Serbia Votes Westward

A political narrative proved its ascendancy in Serbia’s election last week, reflecting widespread support for European integration and identity. But a series of potentially seismic developments threatens that support.


Political parties were not the only victors of Serbia's contentious elections last week. A political narrative has also proved its ascendancy-one that warrants a cautious optimism about Serbia and its people. But future events will undoubtedly affect the continuing currency of the narrative, and its prospects will largely be determined by how well EU leaders and State Department officials support Serbia's pro-European democrats.

The elections reflected an endorsement of those parties offering some form of European narrative and identity. The combined support for both President Boris Tadic's Democratic Party and Prime Minister Vojislav Kostunica's Democratic Party of Serbia-New Serbia far surpassed that of the right-wing Serbian Radical Party. In the end, the real contention among this majority appeared to be its preferred shade of European identification and "how much" European integration was the right amount for Serbia.

The election reveals a delicate balance within Serbia regarding these questions. After weeks of clever and intense campaigning by national democrats and EU leaders, the balance appears to have tipped toward some conception of Serbia as a European nation-one that accepts the general social and political program of the EU countries. Still, it remains an unsteady and contentious balance.

Serbia's political constellation resembles a scale: at one end is Serbia's "Radical" right, espousing its highly nationalist narrative and identity; at the other end is Tadic's decidedly European vision for Serbia; and in the middle somewhere is Kostunica's dualism of Serbia as both nationalistic and European.

The symbolism of Tadic's Democratic Party, which won 23 percent of the vote, centered on the yellow-and-blue of the EU flag. The party's rallies were deliberately youthful, energetic and cosmopolitan, with "Yugoslav rock" music blaring in pre-rally warm-ups and keynote speakers making frequent references to the European identity of Serbia. The principal campaign narrative was unmistakable: a European future for Serbia meant a better life for its families.

The right-wing Serbian Radical Party, which won 28 percent of the vote, campaigned on the themes of suffering and injustice. Pre-rally warm-ups featured wartime fight songs and personal testimonials of economic hardship and social frustration. The Radical party's leader, Vojislav Seselj, on trial in The Hague for alleged war crimes, was held up as a kind of right-wing Nelson Mandela and a symbol of an oppressed yet defiant Serbia. At the Radical's closing rally in Belgrade, a special letter from Seselj was read to the crowd, which responded with chants of "Vojo, Vojo" and "we won't give away Kosovo."

Kostunica's Democratic Party of Serbia-New Serbia, which won 16.5 percent of the vote, represents a half-way point between the two other parties. The campaign focused on the narod, or people of Serbia, and folk tunes were the campaign's music of choice, with lyrics articulating Serbia's indivisibility and Kosovo's inalienable place in it. Regarding Serbia's relationship with Europe, Kostunica offered "a Serbia which joins Europe but keeps its identity."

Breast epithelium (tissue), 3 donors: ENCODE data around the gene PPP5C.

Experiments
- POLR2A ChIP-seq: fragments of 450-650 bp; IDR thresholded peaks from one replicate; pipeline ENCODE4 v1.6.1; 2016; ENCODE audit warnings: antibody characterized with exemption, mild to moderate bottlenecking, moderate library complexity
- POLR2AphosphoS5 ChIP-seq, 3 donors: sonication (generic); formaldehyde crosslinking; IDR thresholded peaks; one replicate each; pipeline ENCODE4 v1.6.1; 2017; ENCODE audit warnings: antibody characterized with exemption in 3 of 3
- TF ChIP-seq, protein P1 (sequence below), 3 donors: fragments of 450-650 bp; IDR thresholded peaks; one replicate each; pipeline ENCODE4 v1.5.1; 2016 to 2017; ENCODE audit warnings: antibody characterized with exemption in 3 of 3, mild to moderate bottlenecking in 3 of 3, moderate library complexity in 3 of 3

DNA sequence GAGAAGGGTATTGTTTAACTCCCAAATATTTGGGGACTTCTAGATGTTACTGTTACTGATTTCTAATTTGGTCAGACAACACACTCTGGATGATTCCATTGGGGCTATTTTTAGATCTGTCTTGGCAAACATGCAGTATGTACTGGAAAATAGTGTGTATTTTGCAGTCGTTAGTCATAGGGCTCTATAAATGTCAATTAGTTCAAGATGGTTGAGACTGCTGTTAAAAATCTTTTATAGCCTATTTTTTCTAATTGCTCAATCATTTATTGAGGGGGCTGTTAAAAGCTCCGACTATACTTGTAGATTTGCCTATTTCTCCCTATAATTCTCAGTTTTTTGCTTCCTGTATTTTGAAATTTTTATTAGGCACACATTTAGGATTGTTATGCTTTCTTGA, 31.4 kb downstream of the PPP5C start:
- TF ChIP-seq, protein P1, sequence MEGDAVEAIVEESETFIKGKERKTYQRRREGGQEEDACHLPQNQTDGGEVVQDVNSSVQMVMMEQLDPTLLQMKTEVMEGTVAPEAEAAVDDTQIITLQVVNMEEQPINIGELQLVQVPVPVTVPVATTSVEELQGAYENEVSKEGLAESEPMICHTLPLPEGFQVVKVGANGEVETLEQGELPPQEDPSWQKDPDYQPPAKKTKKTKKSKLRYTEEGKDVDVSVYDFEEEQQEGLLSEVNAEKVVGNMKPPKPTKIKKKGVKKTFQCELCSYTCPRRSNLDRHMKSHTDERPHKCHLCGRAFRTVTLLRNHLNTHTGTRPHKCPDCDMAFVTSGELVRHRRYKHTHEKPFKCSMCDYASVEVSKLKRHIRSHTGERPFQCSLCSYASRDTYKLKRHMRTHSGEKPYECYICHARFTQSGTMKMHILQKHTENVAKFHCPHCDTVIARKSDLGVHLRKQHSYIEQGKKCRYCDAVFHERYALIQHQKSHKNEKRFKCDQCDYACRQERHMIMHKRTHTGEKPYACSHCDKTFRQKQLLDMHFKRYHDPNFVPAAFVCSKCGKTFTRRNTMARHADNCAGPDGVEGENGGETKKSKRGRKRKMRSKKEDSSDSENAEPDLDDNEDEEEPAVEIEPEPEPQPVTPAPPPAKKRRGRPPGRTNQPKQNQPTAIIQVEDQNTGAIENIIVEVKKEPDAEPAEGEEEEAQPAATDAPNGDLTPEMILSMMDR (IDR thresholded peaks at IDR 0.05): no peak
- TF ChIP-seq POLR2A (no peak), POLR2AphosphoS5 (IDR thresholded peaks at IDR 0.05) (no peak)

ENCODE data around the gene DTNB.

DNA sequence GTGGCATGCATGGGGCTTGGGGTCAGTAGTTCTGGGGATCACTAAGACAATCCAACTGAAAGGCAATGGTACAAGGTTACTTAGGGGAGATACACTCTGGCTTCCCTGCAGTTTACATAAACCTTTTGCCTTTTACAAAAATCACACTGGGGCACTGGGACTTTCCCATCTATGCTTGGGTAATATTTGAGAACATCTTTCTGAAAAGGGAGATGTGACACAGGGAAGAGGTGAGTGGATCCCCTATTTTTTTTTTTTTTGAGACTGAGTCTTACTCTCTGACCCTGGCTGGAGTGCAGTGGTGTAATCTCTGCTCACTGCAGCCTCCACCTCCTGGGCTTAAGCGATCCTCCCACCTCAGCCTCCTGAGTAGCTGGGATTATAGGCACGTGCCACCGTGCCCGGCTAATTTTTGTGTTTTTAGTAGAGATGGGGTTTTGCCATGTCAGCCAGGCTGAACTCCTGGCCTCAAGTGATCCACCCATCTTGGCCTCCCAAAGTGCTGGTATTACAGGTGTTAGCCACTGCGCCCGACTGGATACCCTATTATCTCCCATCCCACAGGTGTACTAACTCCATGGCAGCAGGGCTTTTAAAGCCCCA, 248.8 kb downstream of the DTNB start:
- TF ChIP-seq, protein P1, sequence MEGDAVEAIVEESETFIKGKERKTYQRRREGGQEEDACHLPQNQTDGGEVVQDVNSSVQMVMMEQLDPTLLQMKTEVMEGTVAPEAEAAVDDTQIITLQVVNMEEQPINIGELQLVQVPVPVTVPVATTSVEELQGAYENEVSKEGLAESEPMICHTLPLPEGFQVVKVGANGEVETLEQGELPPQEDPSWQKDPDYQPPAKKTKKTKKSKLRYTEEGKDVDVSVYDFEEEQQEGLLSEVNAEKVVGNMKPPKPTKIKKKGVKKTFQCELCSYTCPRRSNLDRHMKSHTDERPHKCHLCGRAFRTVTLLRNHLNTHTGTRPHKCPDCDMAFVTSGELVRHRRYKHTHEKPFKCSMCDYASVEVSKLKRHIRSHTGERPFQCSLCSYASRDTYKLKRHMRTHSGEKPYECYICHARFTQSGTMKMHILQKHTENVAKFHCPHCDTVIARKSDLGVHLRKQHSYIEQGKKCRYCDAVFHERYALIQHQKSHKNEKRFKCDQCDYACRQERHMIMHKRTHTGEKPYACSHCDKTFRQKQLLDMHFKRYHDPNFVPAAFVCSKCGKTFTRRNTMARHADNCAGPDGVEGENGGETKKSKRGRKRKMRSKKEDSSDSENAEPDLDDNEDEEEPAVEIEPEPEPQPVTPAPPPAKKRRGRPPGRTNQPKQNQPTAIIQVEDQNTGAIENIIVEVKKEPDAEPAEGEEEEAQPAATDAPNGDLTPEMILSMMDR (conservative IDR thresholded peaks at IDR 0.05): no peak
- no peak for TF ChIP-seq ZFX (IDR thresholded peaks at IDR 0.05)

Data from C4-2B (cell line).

In the elections, a right-wing resurgence was contained to some extent with the aid of recent support from both Brussels and Washington. In two consecutive parliamentary elections, the Radicals have been held to just over a quarter of the popular vote. The question remains, though: have the Radicals reached a plateau or are they merely on their electoral beachhead, waiting to breakout? The coming political calendar is full of potential seismic events that are certain to test the strength of Serbia's democratic consolidation, such as the determination of Kosovo's status; the vexing problem of compliance with the International Criminal Tribunal for the former Yugoslavia (ICTY); and the future of EU Stabilization and Association talks.

Brussels and Washington must first recognize the January results as a source of opportunity. When adding to the tallies the success of smaller pro-European parties, such as G17plus, which garnered 7 percent support, the margin over the Radicals grows even further, with two-thirds of the voting public supporting some form of pro-European narrative. The EU needs to reciprocate Serbia's electoral embrace of "Project Europe" with vision and certainty. With the recent accession of all post-Soviet candidate states to the European Union (Bulgaria and Romania entered the EU on January 1), Brussels is now better positioned to facilitate Serbia's integration than it was at the time of Milosevic's overthrow in October 2000.

The western Balkans is Europe's next enlargement frontier, and Serbia, the region's biggest political and economic player, is the cornerstone in any plan for regional stability and security. As the last seven years have shown, Serbia-Euro-Atlantic relations are symbiotic: Serbia's democrats cannot "go it alone", while Brussels and Washington cannot stabilize the region without them.

It is important to recall that Milosevic's overthrow in October 2000 represents a regrettable missed opportunity. Instead of embracing Serbia's democratic block wholeheartedly and moving the country irrevocably down the path of European integration, EU and U.S. officials burdened Serbia's fledgling democrats with uncompromising conditions for ICTY cooperation, which helped resurrect Serbia's right-wing in the form of the Serbian Radical Party. Western fears of nationalism became a self-fulfilling prophecy.

The January elections have opened a new and delicate chapter in Serbia-EU relations and the stakes are high: Serbia's mediation between its past and future literally hangs in the balance.